About a week before South-Western City School District students returned to school, about 75 teachers chose to spend time in school themselves.

The teachers participated in a four-day professional development program offered by Columbia University.

The teachers, who work with grades K-8, participated in Teachers College held Aug. 13-16 at Jackson Middle School.

The program is designed to help teachers learn methods that encourage their students to develop their skills and enthusiasm for reading and writing, said Brad Faust, the district's assistant superintendent for curriculum.

Over the last few years, South-Western has been able to send some of its literacy coaches to Teachers College seminars at Columbia's New York City campus.

"It's very competitive just to get a teacher accepted for their campus program," curriculum coordinator Margaret Towery said. "They get thousands of applications for every institute they offer in New York."

The value of being able to host a program locally is hard to overstate, she said.

"Instead of having a few people go and bring back ideas and suggestions from what they've learned, we were able to have dozens of our teachers participate," she said. "And they will all be able to take what they've learned and share it with their colleagues."

"The level of participation we got from our teachers was phenomenal," Faust said. "They weren't required to do this. They wanted to participate in the program. That level of commitment to professional development will pay dividends in the classroom."

While professional development programs for both reading and writing are offered through Teachers College, South-Western's local workshop focused on reading.

"Reading is really the foundation of every subject in school," Faust said. "Some students excel in reading and some struggle. We want to find ways our teachers can connect with and respond to the individual needs of each student."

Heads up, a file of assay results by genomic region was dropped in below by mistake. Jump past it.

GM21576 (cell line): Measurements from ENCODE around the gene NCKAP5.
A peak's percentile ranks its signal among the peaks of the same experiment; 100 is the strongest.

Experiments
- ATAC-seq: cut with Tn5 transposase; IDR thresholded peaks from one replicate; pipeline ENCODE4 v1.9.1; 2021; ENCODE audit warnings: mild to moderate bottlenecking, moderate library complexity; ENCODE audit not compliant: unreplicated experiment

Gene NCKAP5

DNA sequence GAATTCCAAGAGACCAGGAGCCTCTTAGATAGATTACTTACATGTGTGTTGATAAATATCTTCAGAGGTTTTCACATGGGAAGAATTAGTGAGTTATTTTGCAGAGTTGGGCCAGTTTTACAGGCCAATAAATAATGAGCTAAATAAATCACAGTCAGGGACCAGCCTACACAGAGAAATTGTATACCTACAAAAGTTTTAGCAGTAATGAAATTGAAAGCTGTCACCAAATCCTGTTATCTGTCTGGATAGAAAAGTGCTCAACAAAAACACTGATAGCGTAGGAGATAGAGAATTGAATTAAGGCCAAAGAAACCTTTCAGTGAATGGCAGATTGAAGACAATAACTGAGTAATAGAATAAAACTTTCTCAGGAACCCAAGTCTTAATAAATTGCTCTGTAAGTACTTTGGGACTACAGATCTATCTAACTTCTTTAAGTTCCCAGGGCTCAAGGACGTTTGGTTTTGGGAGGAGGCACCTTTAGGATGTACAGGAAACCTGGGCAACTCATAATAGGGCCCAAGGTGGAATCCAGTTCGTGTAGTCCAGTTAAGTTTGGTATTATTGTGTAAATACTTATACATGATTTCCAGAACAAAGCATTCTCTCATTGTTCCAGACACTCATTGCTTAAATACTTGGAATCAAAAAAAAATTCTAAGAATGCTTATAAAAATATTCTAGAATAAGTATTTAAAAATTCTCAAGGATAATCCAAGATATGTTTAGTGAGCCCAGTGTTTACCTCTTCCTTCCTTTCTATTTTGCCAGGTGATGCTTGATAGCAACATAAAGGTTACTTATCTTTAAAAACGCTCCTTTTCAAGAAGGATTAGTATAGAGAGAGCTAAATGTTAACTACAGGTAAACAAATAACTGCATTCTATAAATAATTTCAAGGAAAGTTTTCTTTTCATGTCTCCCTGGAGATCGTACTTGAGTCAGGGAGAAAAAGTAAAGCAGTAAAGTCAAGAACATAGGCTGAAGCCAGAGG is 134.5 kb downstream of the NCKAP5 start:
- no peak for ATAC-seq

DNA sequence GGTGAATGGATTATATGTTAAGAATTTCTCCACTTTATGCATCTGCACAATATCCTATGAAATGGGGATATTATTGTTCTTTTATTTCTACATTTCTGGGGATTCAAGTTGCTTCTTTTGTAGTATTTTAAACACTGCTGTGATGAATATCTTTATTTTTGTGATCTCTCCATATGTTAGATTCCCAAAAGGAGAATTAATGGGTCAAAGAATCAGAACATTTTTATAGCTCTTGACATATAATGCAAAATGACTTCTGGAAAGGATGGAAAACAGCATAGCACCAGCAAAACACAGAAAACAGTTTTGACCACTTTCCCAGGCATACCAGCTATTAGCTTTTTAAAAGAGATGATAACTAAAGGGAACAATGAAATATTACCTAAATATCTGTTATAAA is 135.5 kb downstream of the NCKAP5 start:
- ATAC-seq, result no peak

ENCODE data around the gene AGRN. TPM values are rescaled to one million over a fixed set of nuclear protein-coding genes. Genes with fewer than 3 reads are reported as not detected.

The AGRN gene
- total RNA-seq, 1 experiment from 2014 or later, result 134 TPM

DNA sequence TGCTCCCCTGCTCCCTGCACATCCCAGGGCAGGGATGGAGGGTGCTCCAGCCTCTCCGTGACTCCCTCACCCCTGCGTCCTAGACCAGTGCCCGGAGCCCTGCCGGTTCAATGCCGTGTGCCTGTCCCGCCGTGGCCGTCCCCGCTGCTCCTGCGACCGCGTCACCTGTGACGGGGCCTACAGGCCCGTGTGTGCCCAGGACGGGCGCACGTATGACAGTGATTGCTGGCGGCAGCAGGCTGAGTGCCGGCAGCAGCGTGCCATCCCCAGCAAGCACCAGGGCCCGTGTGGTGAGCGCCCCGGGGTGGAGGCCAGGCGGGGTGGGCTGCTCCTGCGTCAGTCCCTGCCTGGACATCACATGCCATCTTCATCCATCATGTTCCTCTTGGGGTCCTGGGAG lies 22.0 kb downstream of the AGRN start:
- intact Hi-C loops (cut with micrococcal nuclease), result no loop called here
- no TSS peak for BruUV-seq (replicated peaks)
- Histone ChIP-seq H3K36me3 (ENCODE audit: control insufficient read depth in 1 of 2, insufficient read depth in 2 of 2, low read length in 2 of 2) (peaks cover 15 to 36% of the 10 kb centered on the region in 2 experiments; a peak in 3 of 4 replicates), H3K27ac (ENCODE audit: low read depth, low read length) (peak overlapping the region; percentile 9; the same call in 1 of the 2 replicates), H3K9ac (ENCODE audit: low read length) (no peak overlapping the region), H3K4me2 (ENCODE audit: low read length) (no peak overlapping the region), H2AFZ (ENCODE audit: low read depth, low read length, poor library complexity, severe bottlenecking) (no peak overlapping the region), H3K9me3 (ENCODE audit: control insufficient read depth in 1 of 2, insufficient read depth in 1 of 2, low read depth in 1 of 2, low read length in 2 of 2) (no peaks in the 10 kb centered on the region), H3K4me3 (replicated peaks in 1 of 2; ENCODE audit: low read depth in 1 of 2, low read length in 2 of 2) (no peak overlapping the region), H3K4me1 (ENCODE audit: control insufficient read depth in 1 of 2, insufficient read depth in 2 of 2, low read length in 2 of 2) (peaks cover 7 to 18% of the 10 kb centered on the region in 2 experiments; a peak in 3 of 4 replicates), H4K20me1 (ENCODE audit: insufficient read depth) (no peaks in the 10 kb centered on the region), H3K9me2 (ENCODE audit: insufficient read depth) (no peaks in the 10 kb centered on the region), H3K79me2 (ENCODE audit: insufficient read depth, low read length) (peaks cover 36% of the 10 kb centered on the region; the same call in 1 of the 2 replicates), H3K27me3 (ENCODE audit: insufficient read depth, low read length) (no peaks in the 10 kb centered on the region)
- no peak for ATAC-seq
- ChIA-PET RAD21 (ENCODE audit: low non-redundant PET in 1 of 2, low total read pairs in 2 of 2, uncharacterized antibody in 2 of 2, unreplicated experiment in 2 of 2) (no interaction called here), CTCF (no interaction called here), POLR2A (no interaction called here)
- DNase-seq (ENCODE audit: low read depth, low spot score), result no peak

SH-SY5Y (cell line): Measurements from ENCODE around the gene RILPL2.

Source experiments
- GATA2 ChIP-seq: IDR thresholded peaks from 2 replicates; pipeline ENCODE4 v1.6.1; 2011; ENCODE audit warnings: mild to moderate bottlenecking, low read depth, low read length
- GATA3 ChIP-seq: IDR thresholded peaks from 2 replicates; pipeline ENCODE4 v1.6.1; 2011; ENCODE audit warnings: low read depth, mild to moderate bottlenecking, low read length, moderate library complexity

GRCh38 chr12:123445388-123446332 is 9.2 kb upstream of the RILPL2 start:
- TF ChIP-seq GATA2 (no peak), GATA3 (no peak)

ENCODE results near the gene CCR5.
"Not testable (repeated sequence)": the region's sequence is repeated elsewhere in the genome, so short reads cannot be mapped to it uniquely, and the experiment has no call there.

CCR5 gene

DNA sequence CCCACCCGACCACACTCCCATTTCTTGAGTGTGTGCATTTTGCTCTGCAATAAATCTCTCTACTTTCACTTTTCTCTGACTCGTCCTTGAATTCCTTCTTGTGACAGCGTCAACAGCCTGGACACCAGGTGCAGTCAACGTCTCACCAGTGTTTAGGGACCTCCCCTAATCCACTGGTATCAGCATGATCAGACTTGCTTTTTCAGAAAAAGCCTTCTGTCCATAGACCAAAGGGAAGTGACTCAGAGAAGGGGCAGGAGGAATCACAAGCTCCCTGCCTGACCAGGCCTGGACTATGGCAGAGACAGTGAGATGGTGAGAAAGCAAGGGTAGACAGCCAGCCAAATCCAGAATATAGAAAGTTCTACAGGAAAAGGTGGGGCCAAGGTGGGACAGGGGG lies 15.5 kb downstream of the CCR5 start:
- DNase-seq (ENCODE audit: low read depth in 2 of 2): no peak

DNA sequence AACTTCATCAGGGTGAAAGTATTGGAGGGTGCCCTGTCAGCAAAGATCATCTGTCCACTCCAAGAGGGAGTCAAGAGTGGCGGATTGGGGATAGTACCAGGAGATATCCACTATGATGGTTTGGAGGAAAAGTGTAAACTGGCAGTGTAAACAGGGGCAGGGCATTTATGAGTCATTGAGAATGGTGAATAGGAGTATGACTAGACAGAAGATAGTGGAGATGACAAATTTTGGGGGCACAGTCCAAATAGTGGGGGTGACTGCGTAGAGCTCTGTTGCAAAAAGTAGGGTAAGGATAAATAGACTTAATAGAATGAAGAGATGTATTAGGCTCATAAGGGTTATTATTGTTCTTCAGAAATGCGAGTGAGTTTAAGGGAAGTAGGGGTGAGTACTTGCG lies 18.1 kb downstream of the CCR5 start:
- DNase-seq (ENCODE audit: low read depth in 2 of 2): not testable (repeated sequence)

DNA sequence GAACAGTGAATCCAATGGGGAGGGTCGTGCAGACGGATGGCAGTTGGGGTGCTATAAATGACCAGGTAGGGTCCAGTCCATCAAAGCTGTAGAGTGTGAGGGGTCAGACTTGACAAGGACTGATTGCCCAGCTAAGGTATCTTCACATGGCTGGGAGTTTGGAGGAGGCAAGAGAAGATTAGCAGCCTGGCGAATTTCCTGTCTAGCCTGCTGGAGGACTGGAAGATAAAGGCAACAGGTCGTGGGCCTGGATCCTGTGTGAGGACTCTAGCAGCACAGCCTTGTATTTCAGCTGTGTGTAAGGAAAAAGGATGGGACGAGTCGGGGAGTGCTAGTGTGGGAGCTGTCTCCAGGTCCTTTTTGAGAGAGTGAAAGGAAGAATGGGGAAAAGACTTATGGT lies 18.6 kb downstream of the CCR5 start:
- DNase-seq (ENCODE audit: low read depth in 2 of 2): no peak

The program aims to help teachers instill not just reading skills in their students but to encourage students in taking ownership of their own reading efforts, Towery said.

Columbia tailors the "homegrown institutes" held in schools across the country toward a district's particular needs, she said.

Three program leaders came to South-Western, each coordinating a session for a specific grade band, Towery said.

"We had about 25 teachers participating in each grade band -- K-2, 3-5 and 6-8, and they were from just about every school in our district," she said. "It's going to help spread the wealth of information from the program even farther across our district."

The reading homegrown institute covers topics that include building a reading culture, foundational reading skills, toolkits to support strategic reading, writing about reading and using read-aloud to support higher comprehension.

Tracy Hinterschied, a third-grade inclusion teacher at Buckeye Woods Elementary School, was among the teachers who participated.

"What is so valuable about their approach is the idea of teachers thinking about getting inside the heads of their students and understanding what they are thinking about reading," Hinterschied said. "It's a very child-centered way of teaching. Sometimes that gets lost with all the focus on assessments and the Third-Grade Reading Guarantee these days.

"We're looking for ways to encourage students to become life-long learners and life-long readers," she said.

Teachers should be life-long learners as well, Hinterschied said, and that's the value of professional development.

"You never should stop learning new methods and approaches to your teaching," she said. "I've been teaching for 26 years and to have an opportunity like this to extend my professional development is so exciting."

Teachers will continue to have a connection through Facebook with Teachers College personnel, Hinterschied said.

"We'll be able to continue the dialogue and discussion we started during the week they were here and exchange ideas about what we're doing in our classrooms," she said.

The program also allows for extended collaboration within the district, Hinterschied said.

"I've connected with teachers from other schools in our district who were participating in the program and we'll be able to work on collaboration efforts even through we are in different buildings," Hinterschied said.

The value of Teachers College is the ripple effect it can have in a district as teachers who participate share what they've learned, Faust said.

Being able to offer the program in-house will make the ripple larger for South-Western, he said.

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